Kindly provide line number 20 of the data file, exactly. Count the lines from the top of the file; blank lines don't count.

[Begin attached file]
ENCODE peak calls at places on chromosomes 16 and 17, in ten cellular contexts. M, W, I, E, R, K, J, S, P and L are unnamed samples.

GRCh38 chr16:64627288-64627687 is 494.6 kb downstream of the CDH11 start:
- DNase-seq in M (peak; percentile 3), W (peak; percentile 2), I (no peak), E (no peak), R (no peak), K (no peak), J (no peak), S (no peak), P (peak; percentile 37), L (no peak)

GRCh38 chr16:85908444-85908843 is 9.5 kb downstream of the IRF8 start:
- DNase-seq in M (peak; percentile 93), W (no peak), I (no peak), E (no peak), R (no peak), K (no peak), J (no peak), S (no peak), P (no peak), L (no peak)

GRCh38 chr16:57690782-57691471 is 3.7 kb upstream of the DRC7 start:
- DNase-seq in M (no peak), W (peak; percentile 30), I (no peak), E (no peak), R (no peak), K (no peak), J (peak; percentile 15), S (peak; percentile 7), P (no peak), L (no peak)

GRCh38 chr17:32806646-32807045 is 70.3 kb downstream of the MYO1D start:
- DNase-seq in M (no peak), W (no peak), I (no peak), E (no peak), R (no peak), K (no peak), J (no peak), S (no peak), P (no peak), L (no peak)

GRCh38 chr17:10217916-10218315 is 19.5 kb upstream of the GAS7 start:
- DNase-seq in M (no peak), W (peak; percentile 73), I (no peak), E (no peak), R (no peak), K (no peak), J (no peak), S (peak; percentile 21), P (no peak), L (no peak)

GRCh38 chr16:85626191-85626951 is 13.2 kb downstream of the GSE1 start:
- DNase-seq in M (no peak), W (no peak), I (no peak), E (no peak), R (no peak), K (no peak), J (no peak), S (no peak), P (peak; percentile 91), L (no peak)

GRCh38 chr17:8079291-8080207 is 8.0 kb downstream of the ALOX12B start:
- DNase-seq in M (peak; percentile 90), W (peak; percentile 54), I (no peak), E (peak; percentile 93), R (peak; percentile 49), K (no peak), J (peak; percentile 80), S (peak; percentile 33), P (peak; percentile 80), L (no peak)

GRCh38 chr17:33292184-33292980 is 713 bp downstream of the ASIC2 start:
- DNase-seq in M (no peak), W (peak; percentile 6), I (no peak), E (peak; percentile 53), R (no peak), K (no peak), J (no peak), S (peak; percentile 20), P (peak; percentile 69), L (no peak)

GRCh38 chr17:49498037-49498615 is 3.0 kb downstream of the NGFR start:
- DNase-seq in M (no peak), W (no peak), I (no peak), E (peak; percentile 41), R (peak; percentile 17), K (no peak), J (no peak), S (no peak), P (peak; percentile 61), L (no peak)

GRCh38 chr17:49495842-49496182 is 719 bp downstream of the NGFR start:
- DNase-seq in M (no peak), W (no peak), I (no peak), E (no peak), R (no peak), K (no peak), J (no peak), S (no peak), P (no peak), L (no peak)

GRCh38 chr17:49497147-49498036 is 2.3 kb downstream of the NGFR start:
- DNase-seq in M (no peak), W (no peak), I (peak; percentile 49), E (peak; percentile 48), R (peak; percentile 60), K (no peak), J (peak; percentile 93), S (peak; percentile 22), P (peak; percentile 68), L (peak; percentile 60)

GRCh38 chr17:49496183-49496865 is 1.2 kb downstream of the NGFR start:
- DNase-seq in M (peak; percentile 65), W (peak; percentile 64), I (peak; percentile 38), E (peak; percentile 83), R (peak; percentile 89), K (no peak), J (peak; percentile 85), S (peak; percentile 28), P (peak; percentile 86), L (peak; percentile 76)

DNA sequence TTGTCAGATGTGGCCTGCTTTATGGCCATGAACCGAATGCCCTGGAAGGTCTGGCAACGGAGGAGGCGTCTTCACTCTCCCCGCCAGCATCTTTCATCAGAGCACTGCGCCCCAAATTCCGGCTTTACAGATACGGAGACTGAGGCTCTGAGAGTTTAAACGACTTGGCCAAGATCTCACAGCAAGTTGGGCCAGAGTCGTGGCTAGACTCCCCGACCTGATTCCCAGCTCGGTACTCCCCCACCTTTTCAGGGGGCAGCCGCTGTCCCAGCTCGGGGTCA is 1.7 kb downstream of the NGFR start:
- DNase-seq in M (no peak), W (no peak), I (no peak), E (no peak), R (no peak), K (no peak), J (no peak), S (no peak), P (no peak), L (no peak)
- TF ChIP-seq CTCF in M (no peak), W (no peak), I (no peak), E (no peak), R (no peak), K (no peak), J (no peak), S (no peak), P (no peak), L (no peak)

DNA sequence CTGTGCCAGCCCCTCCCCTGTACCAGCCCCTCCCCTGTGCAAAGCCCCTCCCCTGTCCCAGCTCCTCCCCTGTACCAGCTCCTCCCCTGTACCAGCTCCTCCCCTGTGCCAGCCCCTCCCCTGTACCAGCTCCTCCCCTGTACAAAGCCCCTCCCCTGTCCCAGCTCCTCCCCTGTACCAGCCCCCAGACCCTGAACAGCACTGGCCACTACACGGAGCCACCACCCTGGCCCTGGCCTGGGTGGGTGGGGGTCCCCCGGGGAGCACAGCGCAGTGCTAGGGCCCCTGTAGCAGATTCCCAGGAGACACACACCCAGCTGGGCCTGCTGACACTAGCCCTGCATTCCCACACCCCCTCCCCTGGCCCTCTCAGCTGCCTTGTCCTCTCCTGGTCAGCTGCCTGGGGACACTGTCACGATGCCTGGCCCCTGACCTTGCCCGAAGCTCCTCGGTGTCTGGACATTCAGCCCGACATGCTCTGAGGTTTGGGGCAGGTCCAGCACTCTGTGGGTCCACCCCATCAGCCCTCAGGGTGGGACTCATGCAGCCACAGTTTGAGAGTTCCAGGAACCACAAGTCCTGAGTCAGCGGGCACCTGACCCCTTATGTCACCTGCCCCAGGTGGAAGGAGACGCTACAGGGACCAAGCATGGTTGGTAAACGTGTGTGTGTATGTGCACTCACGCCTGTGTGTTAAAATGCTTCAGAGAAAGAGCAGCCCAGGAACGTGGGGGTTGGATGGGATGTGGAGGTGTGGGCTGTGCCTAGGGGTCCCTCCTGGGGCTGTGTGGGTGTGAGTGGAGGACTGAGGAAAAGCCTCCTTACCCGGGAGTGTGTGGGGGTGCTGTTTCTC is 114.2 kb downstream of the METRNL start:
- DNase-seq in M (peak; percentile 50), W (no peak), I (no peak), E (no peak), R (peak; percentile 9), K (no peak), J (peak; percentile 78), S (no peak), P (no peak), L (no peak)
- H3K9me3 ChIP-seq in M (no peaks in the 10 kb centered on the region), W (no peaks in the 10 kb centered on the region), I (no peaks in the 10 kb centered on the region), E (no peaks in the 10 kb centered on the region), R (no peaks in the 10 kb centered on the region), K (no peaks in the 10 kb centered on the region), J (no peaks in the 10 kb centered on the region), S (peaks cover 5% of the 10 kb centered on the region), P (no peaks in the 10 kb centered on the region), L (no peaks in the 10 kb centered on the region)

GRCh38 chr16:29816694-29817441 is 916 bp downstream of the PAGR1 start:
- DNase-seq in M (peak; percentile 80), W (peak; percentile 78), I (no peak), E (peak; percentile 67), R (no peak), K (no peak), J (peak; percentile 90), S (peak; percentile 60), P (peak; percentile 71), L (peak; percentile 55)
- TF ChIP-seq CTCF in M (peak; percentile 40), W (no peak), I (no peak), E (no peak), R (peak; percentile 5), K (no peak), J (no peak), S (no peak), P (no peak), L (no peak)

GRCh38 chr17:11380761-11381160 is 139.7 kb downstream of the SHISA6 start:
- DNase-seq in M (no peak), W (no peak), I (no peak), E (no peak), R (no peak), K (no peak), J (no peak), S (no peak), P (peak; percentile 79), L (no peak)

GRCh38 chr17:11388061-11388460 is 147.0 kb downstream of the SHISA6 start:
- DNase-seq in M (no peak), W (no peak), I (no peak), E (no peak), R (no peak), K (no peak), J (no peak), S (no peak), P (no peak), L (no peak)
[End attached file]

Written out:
GRCh38 chr17:49495842-49496182 is 719 bp downstream of the NGFR start: